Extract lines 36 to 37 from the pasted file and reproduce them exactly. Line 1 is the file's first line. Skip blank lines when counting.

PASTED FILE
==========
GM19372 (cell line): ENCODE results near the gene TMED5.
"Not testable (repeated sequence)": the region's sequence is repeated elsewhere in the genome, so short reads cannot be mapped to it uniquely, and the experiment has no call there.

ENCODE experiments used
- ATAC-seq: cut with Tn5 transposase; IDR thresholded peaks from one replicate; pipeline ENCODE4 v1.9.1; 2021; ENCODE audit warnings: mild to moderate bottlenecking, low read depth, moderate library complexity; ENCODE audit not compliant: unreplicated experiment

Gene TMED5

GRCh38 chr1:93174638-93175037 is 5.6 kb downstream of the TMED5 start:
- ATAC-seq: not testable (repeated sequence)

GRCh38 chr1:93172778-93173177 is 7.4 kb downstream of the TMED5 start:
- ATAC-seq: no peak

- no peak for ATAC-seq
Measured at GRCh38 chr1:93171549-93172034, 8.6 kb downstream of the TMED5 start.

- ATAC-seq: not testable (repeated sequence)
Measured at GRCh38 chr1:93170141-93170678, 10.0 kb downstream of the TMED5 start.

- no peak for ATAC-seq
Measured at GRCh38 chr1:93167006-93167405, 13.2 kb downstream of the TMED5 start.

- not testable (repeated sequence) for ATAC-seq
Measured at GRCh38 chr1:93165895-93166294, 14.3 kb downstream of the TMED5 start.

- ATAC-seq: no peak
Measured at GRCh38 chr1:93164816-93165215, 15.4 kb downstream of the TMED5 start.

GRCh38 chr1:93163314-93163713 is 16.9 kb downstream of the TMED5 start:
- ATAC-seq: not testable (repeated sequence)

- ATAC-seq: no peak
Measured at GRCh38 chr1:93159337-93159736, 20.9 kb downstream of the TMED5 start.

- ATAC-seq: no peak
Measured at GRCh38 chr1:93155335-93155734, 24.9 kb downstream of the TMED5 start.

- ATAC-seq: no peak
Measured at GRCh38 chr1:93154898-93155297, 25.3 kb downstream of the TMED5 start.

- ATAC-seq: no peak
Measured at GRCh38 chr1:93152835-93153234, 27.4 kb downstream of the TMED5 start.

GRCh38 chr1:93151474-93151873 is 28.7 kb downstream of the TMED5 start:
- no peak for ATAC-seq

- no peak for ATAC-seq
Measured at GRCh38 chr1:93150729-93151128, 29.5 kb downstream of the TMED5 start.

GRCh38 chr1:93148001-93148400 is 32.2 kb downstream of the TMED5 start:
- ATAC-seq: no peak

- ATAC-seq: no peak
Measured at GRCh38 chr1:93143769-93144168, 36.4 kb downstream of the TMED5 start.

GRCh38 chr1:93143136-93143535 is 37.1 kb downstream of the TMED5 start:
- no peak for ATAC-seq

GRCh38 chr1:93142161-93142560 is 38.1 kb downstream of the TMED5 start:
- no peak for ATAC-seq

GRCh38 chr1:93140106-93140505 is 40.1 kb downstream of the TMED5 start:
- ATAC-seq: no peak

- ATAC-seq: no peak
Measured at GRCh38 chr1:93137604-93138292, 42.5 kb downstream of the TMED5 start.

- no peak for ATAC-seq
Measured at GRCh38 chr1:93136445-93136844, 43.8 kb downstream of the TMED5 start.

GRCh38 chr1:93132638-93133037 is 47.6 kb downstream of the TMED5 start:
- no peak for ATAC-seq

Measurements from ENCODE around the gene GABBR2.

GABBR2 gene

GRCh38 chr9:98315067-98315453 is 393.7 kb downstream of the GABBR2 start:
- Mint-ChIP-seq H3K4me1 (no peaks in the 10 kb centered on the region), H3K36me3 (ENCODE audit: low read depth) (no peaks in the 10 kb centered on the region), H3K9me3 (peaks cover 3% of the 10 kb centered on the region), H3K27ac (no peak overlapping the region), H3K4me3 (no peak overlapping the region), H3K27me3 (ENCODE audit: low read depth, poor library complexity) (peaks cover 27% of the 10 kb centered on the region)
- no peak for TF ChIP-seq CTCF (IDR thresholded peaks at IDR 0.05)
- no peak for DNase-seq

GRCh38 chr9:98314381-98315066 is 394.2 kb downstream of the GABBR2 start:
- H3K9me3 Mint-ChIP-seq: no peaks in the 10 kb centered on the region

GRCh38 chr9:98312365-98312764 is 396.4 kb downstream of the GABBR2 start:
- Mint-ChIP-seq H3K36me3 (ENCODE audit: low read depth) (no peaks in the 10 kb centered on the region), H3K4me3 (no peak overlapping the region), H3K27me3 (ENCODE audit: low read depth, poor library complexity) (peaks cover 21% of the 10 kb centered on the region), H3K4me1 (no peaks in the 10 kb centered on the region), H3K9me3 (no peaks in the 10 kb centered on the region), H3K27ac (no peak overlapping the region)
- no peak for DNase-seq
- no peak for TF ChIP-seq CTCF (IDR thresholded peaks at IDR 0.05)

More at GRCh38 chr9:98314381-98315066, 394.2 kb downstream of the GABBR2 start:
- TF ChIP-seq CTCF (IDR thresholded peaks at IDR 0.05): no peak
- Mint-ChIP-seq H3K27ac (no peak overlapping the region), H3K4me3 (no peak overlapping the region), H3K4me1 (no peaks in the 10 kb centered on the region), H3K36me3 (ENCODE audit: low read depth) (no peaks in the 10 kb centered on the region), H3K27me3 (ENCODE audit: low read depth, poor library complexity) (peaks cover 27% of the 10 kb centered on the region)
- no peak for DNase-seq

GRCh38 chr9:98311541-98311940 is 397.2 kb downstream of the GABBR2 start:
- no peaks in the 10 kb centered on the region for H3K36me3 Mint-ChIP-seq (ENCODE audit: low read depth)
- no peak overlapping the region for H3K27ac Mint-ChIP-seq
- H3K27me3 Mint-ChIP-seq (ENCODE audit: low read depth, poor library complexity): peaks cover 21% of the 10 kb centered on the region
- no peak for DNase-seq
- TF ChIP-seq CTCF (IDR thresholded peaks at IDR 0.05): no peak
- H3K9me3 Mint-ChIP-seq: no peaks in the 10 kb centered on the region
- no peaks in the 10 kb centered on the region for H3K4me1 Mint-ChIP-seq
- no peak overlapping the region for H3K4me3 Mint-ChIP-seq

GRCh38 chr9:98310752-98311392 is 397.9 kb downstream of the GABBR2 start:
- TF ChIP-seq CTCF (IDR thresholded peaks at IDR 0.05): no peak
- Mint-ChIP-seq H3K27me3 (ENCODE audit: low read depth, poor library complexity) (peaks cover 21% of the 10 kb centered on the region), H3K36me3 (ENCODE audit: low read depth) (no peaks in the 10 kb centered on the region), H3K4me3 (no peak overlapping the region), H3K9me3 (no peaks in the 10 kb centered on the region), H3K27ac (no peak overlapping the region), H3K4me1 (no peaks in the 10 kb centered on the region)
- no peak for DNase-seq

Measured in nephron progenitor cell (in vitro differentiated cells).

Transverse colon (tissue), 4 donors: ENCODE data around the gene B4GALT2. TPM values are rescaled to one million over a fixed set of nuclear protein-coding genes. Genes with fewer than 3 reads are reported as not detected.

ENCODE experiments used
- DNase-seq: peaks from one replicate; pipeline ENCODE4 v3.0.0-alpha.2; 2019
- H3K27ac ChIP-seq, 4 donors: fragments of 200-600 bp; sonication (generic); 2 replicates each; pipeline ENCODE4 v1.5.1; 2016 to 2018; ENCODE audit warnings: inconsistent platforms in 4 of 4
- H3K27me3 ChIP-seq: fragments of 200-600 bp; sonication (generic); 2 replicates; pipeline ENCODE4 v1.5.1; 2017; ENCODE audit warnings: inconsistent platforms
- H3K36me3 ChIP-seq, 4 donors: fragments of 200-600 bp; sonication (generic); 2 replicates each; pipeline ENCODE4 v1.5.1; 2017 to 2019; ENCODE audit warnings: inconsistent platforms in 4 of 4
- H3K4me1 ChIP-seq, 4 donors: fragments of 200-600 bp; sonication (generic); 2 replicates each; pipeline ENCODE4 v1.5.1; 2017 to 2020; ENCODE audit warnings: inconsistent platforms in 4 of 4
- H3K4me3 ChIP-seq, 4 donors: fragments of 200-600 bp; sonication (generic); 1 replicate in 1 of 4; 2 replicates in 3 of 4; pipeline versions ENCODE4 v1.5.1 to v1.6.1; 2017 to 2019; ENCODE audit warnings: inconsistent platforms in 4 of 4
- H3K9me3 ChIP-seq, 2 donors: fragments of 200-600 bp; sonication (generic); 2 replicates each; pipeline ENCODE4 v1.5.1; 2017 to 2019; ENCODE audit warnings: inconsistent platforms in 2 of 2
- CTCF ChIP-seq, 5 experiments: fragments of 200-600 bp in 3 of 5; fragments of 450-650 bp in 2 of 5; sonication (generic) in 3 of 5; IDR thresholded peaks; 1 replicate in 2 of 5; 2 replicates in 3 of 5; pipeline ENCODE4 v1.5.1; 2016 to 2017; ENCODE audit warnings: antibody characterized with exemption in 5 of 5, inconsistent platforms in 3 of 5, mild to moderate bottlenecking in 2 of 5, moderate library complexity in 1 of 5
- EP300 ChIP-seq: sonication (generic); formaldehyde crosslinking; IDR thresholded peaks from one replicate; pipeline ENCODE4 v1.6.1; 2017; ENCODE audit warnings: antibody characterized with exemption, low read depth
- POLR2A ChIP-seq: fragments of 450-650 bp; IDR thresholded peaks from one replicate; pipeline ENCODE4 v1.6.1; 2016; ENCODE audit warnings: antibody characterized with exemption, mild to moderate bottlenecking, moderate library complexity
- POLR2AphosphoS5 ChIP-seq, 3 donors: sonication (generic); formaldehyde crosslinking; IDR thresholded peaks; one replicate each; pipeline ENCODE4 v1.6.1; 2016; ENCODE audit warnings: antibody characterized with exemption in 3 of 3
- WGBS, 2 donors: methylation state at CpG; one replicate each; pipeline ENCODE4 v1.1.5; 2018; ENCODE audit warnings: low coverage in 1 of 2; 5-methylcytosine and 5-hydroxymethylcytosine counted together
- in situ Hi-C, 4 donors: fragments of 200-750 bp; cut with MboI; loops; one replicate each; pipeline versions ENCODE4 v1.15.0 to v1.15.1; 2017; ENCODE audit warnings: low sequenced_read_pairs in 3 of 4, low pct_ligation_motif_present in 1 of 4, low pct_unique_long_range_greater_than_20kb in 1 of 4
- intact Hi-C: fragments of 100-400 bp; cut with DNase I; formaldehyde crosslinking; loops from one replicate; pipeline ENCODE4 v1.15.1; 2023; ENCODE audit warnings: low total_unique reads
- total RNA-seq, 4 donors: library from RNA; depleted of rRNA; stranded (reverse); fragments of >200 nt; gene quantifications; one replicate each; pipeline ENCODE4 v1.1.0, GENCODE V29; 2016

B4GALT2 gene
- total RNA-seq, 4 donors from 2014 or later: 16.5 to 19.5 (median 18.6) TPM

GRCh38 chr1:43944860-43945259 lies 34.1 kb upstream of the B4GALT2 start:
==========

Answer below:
- ATAC-seq: no peak
Measured at GRCh38 chr1:93143769-93144168, 36.4 kb downstream of the TMED5 start.